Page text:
The final installment of TechSoup’s Digital Storytelling Challenge webinar series covered video post-production and editing. Arguably, one of the more challenging aspects of digital storytelling required a slight departure from past webinars.

Guest expert Aaron Bramley, co-founder and director of communication/education, Lights. Camera. Help. gave a basic overview of video editing before taking webinar participants through a live walk-through of editing techniques.

Plan, Capture, Produce

According to Bramley there are three versions of a digital story: what you plan, what you capture, and what you edit and produce. The version of the story you edit and produce is most important version. The type of equipment you have available and choose to use affects each of these three story versions.

Editing and post-production does not have to be expensive and, in fact, many digital storytellers already have access to the tools they need. Many storytellers begin the video post-production process on their computers.

Tools for Post-Production

Both Macs and PCs often come with video editing software pre-installed, like iMovie and Movie Maker respectively, that are a good starting point. However, those without video editing software can take advantage of web-based editing tools.

Tools such as Animoto allow users to upload photos and easily add music and transitions to create professional photo-montages. YouTube also includes video editing tools in addition to its oft-used uploading tools. It is important to note, however, that web-based editing tools can be limited in functionality. For beginners, limited functionality can be helpful as it simplifies the post-production process.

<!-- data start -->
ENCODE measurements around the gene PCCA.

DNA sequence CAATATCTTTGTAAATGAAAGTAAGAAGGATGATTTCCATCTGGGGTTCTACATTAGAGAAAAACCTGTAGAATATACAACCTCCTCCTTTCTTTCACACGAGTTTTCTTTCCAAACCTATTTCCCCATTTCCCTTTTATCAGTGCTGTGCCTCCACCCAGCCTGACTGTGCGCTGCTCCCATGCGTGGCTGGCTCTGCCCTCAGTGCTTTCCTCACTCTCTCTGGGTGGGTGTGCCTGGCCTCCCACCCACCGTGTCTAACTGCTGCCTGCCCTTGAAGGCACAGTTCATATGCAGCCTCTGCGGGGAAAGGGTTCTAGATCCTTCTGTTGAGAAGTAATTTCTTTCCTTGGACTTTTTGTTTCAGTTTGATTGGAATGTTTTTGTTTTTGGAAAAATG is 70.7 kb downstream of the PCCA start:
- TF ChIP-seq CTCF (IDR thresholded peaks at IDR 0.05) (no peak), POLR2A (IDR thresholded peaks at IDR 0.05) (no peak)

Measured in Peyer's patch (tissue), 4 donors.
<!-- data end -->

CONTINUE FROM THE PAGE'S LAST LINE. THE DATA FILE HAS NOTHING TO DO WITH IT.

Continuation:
For a better understanding of post-production and production tools, it is worth looking into whether local public access stations offer classes on editing and post-production and access to editing tools. 

Create Transitions

Organization and an understanding of the editing process and editing tools are essential. Clearly and logically titling photo and video sources for your digital story saves editing time. Creating transitions between these elements should not be obvious unless you’re trying to change the tone in your digital story. For an understanding of how transitions work, Bramley advises watching television commercials.

Using text is another means of signalling transitions and if used when someone is talking is best when placed on the bottom third of the frame. In some cases, hiring a professional editor can be worthwhile if it’s possible to arrange a nonprofit rate or sponsorship agreement. 

Readers that may have missed any previous TechSoup Digital Storytelling webinars and tweet chats can find the collected blog recaps here.

Susan Chavez
Online Community & Social Media Team, TechSoup Global